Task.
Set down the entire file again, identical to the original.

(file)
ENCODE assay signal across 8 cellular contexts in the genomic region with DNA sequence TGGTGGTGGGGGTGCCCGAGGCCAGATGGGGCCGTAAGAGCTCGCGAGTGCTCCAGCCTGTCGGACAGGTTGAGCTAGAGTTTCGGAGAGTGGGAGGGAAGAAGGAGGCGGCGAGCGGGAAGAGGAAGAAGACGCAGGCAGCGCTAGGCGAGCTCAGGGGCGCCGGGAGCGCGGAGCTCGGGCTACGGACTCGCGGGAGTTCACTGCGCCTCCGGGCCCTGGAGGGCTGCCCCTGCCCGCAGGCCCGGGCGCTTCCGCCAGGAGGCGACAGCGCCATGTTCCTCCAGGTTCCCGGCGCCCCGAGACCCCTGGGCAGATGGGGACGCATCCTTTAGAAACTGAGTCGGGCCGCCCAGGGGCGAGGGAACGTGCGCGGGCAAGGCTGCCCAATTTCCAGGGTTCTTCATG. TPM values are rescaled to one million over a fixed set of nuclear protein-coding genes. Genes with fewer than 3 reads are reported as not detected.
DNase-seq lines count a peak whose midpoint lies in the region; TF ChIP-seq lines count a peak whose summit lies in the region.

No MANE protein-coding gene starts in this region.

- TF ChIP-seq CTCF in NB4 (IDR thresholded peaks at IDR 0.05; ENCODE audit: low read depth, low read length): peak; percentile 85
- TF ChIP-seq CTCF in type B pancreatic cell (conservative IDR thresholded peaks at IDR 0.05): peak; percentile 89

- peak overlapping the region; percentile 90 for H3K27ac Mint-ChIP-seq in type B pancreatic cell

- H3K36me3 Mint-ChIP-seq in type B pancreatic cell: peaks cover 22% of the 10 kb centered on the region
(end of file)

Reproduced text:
ENCODE assay signal across 8 cellular contexts in the genomic region with DNA sequence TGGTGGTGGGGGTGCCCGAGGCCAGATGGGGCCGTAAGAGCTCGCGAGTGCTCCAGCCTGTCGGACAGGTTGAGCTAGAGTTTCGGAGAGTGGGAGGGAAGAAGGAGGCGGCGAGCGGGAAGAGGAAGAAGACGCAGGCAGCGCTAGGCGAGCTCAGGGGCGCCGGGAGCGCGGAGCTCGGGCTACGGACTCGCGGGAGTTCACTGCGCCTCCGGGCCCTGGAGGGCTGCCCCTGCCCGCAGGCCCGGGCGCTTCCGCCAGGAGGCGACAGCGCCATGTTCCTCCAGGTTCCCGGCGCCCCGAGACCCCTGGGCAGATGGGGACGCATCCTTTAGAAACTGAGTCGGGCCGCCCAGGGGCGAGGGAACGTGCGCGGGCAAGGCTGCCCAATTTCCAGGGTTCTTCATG. TPM values are rescaled to one million over a fixed set of nuclear protein-coding genes. Genes with fewer than 3 reads are reported as not detected.
DNase-seq lines count a peak whose midpoint lies in the region; TF ChIP-seq lines count a peak whose summit lies in the region.

No MANE protein-coding gene starts in this region.

- TF ChIP-seq CTCF in NB4 (IDR thresholded peaks at IDR 0.05; ENCODE audit: low read depth, low read length): peak; percentile 85
- TF ChIP-seq CTCF in type B pancreatic cell (conservative IDR thresholded peaks at IDR 0.05): peak; percentile 89

- peak overlapping the region; percentile 90 for H3K27ac Mint-ChIP-seq in type B pancreatic cell

- H3K36me3 Mint-ChIP-seq in type B pancreatic cell: peaks cover 22% of the 10 kb centered on the region